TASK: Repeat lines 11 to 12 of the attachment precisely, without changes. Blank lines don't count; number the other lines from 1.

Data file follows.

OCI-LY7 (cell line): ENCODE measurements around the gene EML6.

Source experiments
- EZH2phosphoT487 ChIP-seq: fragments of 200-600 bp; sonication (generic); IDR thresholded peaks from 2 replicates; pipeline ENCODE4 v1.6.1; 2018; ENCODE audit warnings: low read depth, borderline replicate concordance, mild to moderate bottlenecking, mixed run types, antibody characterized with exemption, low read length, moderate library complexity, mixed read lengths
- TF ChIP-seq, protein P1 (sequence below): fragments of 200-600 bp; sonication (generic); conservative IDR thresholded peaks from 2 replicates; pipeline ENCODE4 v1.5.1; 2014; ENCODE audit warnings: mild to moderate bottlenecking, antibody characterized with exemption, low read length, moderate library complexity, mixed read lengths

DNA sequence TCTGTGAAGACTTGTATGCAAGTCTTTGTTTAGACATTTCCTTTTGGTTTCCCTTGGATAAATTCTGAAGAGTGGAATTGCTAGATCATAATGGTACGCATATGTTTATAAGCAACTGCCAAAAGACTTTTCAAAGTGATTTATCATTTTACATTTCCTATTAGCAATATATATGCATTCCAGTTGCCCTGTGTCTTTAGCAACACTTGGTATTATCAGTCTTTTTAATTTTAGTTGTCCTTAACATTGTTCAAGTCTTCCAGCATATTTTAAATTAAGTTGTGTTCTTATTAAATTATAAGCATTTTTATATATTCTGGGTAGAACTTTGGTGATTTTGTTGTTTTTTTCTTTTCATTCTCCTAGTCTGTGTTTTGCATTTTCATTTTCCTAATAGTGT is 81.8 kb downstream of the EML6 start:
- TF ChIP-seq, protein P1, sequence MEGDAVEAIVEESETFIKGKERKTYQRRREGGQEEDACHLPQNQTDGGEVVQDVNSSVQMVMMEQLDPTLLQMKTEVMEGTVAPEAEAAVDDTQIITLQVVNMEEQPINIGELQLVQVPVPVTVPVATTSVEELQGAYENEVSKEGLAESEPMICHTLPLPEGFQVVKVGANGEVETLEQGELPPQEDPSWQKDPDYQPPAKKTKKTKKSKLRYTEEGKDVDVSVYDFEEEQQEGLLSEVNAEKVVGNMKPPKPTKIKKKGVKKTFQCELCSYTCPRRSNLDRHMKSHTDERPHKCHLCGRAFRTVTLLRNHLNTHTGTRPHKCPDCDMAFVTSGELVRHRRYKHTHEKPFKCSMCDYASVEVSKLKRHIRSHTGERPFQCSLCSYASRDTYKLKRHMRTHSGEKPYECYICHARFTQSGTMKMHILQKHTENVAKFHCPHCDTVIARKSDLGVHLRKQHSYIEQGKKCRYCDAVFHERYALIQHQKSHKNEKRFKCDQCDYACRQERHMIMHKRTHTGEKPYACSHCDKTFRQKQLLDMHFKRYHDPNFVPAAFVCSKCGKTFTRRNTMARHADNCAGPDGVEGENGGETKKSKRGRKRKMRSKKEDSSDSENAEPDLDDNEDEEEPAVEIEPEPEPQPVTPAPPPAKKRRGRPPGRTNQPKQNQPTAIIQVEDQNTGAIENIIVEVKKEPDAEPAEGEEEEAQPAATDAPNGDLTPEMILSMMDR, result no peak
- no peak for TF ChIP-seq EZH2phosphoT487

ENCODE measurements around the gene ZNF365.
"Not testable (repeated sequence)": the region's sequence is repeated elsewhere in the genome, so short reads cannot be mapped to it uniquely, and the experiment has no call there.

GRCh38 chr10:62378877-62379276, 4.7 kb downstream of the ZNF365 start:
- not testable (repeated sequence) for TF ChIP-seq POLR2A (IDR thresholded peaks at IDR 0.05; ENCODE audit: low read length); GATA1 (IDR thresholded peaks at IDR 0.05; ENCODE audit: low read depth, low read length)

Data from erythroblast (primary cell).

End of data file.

- not testable (repeated sequence) for TF ChIP-seq POLR2A (IDR thresholded peaks at IDR 0.05; ENCODE audit: low read length); GATA1 (IDR thresholded peaks at IDR 0.05; ENCODE audit: low read depth, low read length)

Data from erythroblast (primary cell).